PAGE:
Lofty goal fuels Wharton

Valley senior Garic Wharton has set a pretty straightforward goal for himself this season in track.

“I want to leave my mark as the greatest track runner ever in Nevada,” Wharton said.

As audacious as that sounds, Wharton already might be the greatest runner, sprinter at least, in Nevada high school history, even if he never sets foot on a track this spring. He holds the state meet records for the 100- and 200-meter dashes.

As a freshman, he finished second at state in the 100 and 200. His sophomore year, he was “only” third at state in the 100 but set a state meet record in winning the 200. His time of 21.1 seconds broke the previous record of 21.13 set in 1982.

As a junior, Wharton set a record in the 100 and finished second in the 200.

Wharton’s winning time at state in the 100 in 2009 was 10.39, the sixth-fastest time in the country in high school track, according to dyestat.com. It also broke the previous record of 10.54, which had stood since 1983.

“His 200 was the best race of all,” Valley boys coach Mark Salzman said. “It was huge for us. He was in Lane 1. If he had been in Lane 4, he would have broken the record again.”

As it was, that second-place finish was worth eight points and clinched the team title for Valley.

Wharton was in Lane 1 — the far inside lane — because he had placed third, running 21.13, at the Sunrise Region meet, finishing behind Joeal Hotchkins of Chaparral (21.06) and Shaun Murray of Liberty (21.06). All three times were worthy of national rankings. Wharton’s 21.13 in that race was the 13th-fastest time in the country, according to dyestat.com.

Hotchkins and Murray graduated in 2009, leaving Wharton with seemingly little competition or pressure since he already has received an athletic scholarship from Arizona. But that’s not the case, Wharton said.

“This is my year,” Wharton said. “It’s an extra year. When you race against people that are that good and they leave, the pressure is never off. People will expect me to do well, win every race. It’s actually more pressure.”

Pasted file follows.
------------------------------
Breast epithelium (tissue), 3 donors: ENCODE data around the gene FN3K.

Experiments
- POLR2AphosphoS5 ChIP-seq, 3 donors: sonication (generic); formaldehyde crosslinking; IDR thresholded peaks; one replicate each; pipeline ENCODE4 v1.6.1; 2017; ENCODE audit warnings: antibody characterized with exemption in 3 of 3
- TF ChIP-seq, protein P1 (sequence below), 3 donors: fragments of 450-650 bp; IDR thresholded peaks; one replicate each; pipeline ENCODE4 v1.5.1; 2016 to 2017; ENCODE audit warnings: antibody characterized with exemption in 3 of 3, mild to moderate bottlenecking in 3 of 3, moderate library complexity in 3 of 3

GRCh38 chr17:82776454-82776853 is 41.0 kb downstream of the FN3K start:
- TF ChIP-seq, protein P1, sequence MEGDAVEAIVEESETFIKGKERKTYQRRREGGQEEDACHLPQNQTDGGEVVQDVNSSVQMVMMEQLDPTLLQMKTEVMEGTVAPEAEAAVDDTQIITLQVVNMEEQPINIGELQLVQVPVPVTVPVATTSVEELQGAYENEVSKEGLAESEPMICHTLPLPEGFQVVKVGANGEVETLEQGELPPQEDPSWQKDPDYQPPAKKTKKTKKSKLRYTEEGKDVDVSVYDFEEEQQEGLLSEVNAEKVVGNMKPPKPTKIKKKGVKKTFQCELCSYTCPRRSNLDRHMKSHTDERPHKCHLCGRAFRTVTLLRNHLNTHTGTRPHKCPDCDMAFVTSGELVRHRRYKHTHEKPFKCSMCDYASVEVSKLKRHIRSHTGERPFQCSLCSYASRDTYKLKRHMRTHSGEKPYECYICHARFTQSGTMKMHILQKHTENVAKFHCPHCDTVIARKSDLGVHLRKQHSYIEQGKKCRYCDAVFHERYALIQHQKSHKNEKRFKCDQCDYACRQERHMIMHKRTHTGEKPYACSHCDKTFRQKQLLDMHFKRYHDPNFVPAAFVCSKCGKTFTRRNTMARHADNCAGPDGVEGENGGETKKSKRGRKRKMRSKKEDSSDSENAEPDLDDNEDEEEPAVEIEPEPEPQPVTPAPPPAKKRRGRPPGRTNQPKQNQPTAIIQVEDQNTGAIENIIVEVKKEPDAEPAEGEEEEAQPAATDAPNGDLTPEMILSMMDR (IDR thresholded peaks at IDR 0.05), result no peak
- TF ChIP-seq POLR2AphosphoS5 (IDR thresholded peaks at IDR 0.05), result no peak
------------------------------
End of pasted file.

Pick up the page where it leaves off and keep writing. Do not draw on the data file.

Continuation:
As for the scholarship, Wharton also happens to be an outstanding football player, having played wide receiver, quarterback and defensive back. He rushed for 983 yards, passed for 544 yards and caught 13 passes for 243 yards in the fall and will participate in football and track at Arizona.

Arizona football coach Mike Stoops labeled Wharton “the fastest incoming freshman football player in the country.”

“I have never seen a kid as fast as he is in a football uniform,” Valley girls track coach Roger Hansen said. “There is no such thing as getting an angle on him. You’ll hear: ‘Play the angle! Play the angle!’ And he still outruns them.”

While Wharton needs no introduction, his sister Krystal, a junior at Valley, is less well known. But she also won an individual state championship last year.

“She’s lived in the shadow of her brother; that’s hard to deal with,” Hansen said. “She got serious with the long jump the last three weeks of the season. She was interested in learning. She’s got some of the same genes as Garic. She’s a good athlete.”

Krystal Wharton was her team’s lone representative at state. She won the Sunrise long jump title with a leap of 16 feet, 9 inches but was in ninth place with one jump left at state. On that last attempt, she went 17-0¾ to win the event.

Krystal Wharton didn’t participate in the long jump as a freshman and didn’t make it a priority until the end of last season.

“I was mostly focusing on relays,” Krystal Wharton said.

Garic Wharton concedes he was surprised when his sister won at state.

“In your heart, you want to be excited, but you don’t want to get your hopes up too much and have it not work out,” Garic Wharton said. “When she won, I was real excited that we were both champions. It was unique and special.”

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